A Taliban homicide bomber blew himself up near an army vehicle Friday, killing at least two soldiers in the first such assault in Pakistan's part of divided Kashmir, marking an escalation in the militant campaign against security forces.

The military said in a statement that three other soldiers were wounded in the early morning bombing in Muzaffarabad, the region's capital, and rushed to a nearby hospital.

Hakimullah Mehsud, a deputy of Taliban leader Baitullah Mehsud, told The Associated Press that the assault was launched to prove that Mehsud had not been weakened by more than a week of strikes on his suspected hideouts in his tribal homeland in northwestern Pakistan.

"We are in a position to respond to the army's attacks, and time will prove that these military operations have not weakened us," Hakimullah Mehsud told The Associated Press by telephone.

Pakistan's military is thought to be softening up targets in South Waziristan in preparation for a ground offensive aimed at eliminating the Taliban leader.

In the latest attack, warplanes bombed two militant targets in the villages of Ladha and Makeen — Mehsud's hometown — killing 10 people and wounding 15, two intelligence officials told The Associated Press on condition of anonymity because they were not authorized to release the information.

Hakimullah Mehsud said no militants were killed, "just one elderly innocent citizen."

Baitullah Mehsud has also been the target of suspected U.S. missile attacks. Earlier this week, he narrowly escaped a drone strike in Makeen in South Waziristan, a rugged, lawless region along Pakistan's border with Afghanistan, that killed 80 people.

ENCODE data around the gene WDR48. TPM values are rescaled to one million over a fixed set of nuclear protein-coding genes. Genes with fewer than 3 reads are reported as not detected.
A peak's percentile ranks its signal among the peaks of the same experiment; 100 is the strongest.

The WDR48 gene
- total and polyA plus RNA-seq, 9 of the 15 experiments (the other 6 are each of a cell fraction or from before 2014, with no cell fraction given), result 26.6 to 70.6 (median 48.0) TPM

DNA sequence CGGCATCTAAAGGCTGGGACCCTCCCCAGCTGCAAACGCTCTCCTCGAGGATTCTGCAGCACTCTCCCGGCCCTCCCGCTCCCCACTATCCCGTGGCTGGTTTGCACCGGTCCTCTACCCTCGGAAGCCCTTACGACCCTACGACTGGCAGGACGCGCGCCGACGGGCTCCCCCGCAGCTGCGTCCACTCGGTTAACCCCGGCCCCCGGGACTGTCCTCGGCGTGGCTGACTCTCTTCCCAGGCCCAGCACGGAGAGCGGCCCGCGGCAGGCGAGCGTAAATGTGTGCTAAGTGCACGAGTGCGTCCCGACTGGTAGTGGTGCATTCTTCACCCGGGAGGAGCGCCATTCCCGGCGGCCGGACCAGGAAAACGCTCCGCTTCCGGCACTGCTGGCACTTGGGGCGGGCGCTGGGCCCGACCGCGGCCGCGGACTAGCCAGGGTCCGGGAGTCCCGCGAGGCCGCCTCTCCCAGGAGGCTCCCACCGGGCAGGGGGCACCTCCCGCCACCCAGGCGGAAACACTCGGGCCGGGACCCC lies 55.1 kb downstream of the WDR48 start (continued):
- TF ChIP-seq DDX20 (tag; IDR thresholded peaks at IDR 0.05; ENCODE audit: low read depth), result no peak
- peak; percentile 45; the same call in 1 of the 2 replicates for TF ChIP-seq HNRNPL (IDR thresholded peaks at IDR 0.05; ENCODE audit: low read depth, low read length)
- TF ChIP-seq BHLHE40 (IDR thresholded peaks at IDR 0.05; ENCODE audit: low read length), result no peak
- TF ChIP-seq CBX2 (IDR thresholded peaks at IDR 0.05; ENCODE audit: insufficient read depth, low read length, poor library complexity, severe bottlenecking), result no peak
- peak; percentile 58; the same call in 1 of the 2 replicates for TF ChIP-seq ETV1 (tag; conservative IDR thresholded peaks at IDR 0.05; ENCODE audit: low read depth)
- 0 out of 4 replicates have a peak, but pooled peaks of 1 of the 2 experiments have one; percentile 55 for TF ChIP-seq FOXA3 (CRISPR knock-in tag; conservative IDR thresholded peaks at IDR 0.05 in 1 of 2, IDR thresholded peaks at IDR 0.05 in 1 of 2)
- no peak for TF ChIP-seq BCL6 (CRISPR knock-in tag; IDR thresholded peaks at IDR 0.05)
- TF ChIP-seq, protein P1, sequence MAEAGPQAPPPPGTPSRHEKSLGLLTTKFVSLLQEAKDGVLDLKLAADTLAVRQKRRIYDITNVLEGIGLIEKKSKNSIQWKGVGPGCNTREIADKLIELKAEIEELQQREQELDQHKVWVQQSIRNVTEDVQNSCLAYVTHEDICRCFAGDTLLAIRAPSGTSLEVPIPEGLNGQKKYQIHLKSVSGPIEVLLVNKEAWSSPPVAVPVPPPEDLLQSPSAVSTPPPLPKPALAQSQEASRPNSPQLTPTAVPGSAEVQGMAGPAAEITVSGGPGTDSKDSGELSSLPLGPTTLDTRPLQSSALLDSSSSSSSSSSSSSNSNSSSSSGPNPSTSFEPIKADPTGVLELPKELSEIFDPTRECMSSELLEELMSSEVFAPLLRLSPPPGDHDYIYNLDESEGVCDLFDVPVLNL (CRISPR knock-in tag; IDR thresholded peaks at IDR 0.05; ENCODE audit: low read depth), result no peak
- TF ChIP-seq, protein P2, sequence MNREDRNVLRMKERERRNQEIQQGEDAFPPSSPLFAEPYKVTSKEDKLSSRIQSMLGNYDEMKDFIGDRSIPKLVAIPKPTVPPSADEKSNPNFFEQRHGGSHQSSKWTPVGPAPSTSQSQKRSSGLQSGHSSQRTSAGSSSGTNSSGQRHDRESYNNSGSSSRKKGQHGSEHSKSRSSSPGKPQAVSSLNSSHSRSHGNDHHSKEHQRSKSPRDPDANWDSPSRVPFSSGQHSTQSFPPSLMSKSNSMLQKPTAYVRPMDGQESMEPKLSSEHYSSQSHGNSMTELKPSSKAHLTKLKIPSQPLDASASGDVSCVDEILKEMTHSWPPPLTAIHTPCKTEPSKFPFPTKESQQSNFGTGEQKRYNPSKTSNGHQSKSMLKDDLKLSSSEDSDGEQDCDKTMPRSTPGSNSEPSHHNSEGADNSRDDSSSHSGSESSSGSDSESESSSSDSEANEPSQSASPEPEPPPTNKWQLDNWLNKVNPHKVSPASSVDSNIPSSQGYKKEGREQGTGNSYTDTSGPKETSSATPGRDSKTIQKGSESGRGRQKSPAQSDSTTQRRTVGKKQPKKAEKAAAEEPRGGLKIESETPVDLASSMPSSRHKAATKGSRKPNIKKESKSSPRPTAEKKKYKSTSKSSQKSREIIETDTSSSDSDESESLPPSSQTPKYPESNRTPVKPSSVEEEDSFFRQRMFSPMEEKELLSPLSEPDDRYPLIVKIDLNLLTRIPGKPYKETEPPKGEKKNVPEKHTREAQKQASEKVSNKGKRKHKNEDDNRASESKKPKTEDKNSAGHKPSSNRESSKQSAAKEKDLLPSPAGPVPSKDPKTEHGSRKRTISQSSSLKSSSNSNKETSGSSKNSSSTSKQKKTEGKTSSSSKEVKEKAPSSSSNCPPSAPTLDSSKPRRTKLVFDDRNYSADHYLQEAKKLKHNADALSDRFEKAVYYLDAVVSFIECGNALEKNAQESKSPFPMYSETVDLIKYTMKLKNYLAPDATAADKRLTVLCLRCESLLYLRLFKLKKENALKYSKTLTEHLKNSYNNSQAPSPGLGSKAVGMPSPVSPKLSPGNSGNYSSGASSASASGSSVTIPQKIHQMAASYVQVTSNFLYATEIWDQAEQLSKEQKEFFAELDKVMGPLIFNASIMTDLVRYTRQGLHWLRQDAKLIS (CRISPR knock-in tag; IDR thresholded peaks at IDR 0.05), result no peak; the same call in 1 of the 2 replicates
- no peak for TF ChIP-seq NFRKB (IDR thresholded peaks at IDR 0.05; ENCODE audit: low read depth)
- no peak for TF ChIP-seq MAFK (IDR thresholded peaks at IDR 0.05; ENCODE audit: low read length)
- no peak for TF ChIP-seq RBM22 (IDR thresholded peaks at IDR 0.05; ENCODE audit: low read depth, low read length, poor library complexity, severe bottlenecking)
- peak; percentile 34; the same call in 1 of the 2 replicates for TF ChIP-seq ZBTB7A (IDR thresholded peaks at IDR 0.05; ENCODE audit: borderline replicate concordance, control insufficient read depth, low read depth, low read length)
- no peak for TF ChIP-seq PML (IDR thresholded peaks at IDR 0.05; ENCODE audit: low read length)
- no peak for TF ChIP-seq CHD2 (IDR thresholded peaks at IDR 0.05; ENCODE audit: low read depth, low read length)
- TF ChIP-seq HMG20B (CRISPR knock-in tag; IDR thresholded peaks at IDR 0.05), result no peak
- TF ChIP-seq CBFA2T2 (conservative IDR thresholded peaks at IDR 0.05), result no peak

Mehsud's group has been blamed for a series of deadly attacks in Pakistan to avenge military operations against Taliban militants in the volatile northwest region.

Although Pakistan has witnessed scores of such attacks in recent months, Friday's blast was the first in its portion of Kashmir and marks a broadening of Mehsud's anti-government campaign.

Talat Masood, a Pakistani military and political analyst, said Mehsud likely struck in Kashmir "to make it more difficult for the military in South Waziristan by spreading out the conflict."

The Himalayan territory of Kashmir is divided between Pakistan and archrival India. Both nations claim the mountainous region in its entirety.

For the past 20 years, India has accused Pakistan of harboring Islamic militants in the region and helping them sneak across the boundary into its part of Kashmir to launch attacks on Indian security forces — although Pakistan has always denied giving anything more than moral and diplomatic support to the rebels.

Friday's blast was unusual because Pakistani soldiers were targeted. Previous attacks have been largely confined to India's side of the divide.

Also Friday, a roadside bomb exploded near a military convoy near Miran Shah, the main town in North Waziristan, killing three soldiers and one passer-by, the military said. Fifteen soldiers and two civilians were injured in the blast.

Meanwhile, opposition figure Nawaz Sharif received a boost to his political comeback Friday when a court acquitted him of misuse of a helicopter during election campaigning in the 1990s, state-run Pakistan Television reported.

The ruling lifts a ban on Sharif's running for public office — the second lifted in the past two months. One more criminal case is pending against Sharif, but the Supreme Court has already cleared the way for him to run for office.

Sharif heads the second largest political party in Pakistan and is expected to run either in general elections due by 2013 or in a by-election before then.

Meanwhile, an explosion at a small fireworks warehouse in the southern city of Karachi wounded at least 15 people, two of them critically, and knocked down up to four neighboring houses, police official Zafrullah Dharejo said.